a Schematic of the microfluidic device. The inlets I11, I12 or I21, I22 connect to the outlets O1 or O2, respectively, and allow temporal control of the environmental conditions. Cells are initially seeded into growth chambers and the continuous flow of media through the main channels removes excess cells. Pairs of growth chambers are separated by a lattice of pillars, defined as the interaction channel, which allows diffusion of biomolecules and prevents cells from entering the interaction channel. The device has ten pairs of growth chambers for each separation distance. b Top: schematic of the genetic circuit in the E. coli sender and receiver strains. In the sender strain, the operon containing the synthetase LuxI and GFP is induced in response to arabinose. The synthetase LuxI produces the acyl-homoserine lactone (3-oxo-C6-HSL or AHL), which diffuses through the interaction channel into the receiver strain growth chamber. In the receiver strain, AHL binds to LuxR to form an activated LuxR–AHL complex, which in turn activates expression of RFP driven by a LuxR-regulated promoter. Bottom: overlaid representative fluorescence and phase-contrast microscope images of the sender and receiver strains in the device for each interaction channel length. The scale bar represents 25 μm. c GFP fluorescence in sender growth chambers as a function of time. The vertical line indicates the time at which arabinose was introduced. Shaded regions represent one standard deviation from the mean. The dashed line denotes the model fit. d RFP fluorescence over time in the receiver growth chambers. The vertical line indicates the time at which arabinose was introduced. Shaded regions represent one standard deviation from the mean. The dashed line denotes the model fit. Source data are provided as a Source Data file.

The environmental conditions can be dynamically controlled for each strain using separate inlets. To characterize the molecular gradients established across interaction channels, we loaded a fluorescent dye into the source chambers and imaged its diffusion across the interaction channel into the sink chambers (Supplementary Fig. 1). The concentration of fluorescein within the interaction channels decreased as a function of the distance from the source chamber. The average fluorescein concentrations within sink chambers decreased with increasing interaction channel length. We used this data to develop a computational model that represents diffusion as a one-dimensional process by discretizing the interaction channel into 1 μm regions (Methods and Supplementary Methods). A linear degradation rate of fluorescein was required to recapitulate the steady-state experimental data (Supplementary Fig. 1).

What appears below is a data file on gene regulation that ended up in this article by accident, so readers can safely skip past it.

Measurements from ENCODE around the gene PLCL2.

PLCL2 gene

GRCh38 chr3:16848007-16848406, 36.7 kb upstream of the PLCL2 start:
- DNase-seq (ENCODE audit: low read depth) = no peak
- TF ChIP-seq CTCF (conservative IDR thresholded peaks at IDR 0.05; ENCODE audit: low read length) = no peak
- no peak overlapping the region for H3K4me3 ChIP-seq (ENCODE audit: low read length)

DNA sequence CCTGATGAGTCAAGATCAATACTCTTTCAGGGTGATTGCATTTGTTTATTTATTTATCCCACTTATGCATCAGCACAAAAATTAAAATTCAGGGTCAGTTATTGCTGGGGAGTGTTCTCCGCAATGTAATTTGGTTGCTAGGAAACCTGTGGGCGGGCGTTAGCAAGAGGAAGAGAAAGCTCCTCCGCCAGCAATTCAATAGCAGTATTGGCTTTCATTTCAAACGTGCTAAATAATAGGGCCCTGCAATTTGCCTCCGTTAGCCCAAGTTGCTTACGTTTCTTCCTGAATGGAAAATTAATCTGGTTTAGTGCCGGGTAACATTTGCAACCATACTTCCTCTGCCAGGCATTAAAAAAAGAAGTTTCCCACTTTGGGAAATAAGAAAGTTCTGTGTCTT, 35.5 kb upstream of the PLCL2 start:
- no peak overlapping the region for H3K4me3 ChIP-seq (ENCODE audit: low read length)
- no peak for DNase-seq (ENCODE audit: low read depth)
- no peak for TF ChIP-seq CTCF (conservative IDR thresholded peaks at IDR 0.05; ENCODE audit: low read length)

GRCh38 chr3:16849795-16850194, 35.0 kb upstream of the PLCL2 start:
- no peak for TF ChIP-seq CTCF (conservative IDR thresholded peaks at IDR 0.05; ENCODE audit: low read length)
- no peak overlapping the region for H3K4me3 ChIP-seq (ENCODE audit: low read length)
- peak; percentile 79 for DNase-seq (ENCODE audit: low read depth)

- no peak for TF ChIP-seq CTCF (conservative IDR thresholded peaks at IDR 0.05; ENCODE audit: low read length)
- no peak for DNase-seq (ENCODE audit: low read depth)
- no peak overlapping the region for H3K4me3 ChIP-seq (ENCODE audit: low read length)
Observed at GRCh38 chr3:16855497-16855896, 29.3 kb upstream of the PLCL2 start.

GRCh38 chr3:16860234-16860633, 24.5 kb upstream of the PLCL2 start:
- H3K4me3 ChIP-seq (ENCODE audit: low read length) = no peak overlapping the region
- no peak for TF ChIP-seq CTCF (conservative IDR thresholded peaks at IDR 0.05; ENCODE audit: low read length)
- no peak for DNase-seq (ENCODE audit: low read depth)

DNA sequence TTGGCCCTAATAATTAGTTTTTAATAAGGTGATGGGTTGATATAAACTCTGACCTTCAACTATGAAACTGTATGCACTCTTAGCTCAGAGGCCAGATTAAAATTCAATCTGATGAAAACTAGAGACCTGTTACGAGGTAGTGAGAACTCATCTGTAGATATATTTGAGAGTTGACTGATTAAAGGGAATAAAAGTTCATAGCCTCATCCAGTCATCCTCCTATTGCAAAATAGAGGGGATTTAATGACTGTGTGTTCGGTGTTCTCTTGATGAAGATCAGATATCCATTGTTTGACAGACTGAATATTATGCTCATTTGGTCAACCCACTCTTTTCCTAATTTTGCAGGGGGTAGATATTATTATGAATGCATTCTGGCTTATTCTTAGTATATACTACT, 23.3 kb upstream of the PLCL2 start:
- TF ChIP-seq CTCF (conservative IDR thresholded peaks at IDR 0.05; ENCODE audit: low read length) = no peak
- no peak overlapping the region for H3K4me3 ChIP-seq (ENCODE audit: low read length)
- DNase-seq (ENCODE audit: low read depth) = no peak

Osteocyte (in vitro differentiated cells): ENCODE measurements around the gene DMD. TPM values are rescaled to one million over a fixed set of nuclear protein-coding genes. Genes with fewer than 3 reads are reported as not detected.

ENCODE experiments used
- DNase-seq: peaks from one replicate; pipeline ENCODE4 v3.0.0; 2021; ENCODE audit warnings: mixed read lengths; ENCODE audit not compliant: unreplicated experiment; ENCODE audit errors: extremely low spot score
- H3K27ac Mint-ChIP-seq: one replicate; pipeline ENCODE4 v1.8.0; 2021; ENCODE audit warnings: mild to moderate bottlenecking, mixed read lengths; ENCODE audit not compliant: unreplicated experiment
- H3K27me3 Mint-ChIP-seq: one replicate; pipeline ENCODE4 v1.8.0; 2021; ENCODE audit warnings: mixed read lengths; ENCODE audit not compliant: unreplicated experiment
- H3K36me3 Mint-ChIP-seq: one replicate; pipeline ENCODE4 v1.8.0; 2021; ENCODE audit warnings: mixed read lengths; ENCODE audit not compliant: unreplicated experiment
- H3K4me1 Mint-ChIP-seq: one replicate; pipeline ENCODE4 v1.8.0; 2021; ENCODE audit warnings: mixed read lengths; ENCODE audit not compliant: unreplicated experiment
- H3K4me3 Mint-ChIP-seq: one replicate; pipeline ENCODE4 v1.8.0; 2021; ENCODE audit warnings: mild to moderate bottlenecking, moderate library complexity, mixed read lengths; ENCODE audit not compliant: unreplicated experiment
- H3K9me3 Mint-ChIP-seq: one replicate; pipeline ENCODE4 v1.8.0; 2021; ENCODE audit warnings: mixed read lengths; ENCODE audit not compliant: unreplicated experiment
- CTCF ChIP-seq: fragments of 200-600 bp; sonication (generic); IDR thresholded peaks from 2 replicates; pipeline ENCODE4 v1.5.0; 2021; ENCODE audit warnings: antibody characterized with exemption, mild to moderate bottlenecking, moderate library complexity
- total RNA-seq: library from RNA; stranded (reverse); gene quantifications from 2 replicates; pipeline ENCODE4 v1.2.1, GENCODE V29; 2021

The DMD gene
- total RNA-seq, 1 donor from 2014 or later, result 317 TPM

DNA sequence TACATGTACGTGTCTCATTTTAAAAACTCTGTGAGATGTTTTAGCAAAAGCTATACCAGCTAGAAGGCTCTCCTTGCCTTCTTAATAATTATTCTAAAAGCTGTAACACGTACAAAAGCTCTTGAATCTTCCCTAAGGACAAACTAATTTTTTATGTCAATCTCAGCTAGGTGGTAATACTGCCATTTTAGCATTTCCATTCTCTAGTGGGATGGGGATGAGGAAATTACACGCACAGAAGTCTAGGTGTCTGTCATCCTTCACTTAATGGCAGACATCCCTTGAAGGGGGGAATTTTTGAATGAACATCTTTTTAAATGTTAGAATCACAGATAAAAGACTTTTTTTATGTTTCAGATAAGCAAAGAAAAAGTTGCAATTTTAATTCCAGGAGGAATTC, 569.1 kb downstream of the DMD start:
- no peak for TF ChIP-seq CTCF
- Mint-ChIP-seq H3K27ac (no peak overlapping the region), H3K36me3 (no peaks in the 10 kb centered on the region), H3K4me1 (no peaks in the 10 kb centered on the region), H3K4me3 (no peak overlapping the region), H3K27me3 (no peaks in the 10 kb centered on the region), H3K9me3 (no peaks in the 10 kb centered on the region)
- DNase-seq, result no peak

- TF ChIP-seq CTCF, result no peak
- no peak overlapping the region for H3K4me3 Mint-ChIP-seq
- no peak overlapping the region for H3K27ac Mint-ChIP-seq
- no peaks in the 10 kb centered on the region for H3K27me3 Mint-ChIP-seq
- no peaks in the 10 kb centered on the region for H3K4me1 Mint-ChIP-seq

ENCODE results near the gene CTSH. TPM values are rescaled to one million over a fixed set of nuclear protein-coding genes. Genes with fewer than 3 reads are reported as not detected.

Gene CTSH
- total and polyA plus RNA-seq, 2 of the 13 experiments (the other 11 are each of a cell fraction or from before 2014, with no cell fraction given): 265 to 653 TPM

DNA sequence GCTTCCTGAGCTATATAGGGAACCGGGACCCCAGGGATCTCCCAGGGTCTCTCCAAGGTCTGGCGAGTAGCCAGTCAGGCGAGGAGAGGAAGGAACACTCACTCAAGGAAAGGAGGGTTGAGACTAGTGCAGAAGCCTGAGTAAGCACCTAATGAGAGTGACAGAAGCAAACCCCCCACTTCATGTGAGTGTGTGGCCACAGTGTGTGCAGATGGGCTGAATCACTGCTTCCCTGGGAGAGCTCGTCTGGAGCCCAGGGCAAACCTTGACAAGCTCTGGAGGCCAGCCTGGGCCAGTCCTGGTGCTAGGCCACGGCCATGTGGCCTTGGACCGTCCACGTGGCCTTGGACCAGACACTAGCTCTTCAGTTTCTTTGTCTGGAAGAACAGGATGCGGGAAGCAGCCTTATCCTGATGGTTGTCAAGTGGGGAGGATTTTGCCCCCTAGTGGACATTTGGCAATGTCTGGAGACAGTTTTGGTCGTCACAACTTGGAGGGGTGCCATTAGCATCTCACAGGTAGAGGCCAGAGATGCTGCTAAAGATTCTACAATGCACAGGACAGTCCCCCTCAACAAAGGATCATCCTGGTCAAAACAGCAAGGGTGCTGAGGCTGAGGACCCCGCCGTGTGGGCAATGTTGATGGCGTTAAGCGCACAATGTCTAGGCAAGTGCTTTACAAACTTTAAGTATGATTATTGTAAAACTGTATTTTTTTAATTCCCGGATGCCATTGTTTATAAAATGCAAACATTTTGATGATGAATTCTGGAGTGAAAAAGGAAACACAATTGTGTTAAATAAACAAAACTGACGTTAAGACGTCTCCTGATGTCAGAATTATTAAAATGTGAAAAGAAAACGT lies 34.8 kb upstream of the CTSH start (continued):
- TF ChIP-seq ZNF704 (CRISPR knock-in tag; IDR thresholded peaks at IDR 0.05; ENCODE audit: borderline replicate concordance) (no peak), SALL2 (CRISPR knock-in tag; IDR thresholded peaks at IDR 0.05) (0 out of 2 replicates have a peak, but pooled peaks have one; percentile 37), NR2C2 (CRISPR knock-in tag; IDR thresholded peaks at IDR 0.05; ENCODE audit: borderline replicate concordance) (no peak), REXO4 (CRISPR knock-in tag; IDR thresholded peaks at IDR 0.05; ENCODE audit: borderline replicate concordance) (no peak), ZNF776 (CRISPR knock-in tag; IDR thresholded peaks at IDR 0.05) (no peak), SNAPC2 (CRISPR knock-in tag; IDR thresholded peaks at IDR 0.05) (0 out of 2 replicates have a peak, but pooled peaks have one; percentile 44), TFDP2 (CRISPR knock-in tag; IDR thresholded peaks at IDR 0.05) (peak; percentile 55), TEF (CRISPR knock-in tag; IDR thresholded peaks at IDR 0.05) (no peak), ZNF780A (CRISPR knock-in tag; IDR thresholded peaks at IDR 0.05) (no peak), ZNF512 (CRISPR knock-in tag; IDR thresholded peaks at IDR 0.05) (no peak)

Investigating unidirectional bacterial signaling

Microbes communicate via chemical signals to monitor their population size, coordinate gene expression, and efficiently allocate intracellular resources26,27,28,29. We investigated the impact of spatial separation on the dynamics of signal communication mediated by quorum-sensing between engineered Escherichia coli populations. This community consisted of a sender strain that produced a quorum-sensing signal (3-oxo-C6-HSL or AHL) and a receiver strain that sensed the signal and activated a red fluorescent reporter (RFP) (Fig. 1b). The sender strain harbored an arabinose-inducible AHL synthetase (LuxI) transcriptionally fused to a green fluorescent protein (GFP) and the receiver strain contained an aTc-inducible AHL receptor (LuxR) and RFP regulated by a LuxR promoter (Supplementary Fig. 2).

We seeded MISTiC growth chambers with the sender and receiver strains and monitored their gene expression using time-lapse fluorescence microscopy (Methods) (Experiment 1, Table 1). After an initial growth phase, arabinose was administered to induce inter-strain communication. The steady-state of GFP was constant across distance, demonstrating the uniformity of arabinose concentration across the device (Fig. 1c). By contrast, the receiver’s steady-state RFP expression decreased as a function of distance from the sender strain (Fig. 1d). The RFP response time did not vary with the length of the interaction channel (Supplementary Fig. 3a). The orientation of the sender and receiver strains within the growth chambers did not impact the gene expression patterns (Experiment 2, Table 1, and Supplementary Fig. 4a, b), indicating the absence of pressure imbalances and convective flow within MISTiC. In sum, these results indicate that MISTiC can resolve quantitative changes in the spatiotemporal patterns of gene expression in microbial consortia.

Table 1 MISTiC experimental conditions.

A dynamic model for inter-strain communication

To understand the roles of molecular factors in diffusion-mediated inter-strain communication within MISTiC, we constructed a dynamic computational gene expression model building on our chemical diffusion model (Fig. 2a and Supplementary Methods). In the sender strain, the model captures the concentrations of arabinose (ara), GFP mRNA (GFPm), GFP protein (GFPp), LuxI mRNA (LuxIm), LuxI protein (LuxIp), and AHL (AHL). The species in the receiver strain include RFP mRNA (RFPm), RFP protein (RFPp), LuxR protein (LuxRtot), and the activated receptor (LuxRAHL) consisting of a complex of AHL bound to LuxR. The model includes time delays for arabinose transport and the sequential assembly reactions of GFPp, LuxIp, and RFPp30. We used a genetic algorithm to estimate the parameters based on time-series fluorescent reporter measurements (Methods).

Fig. 2: Computational model of inter-strain communication in defined spatial environments.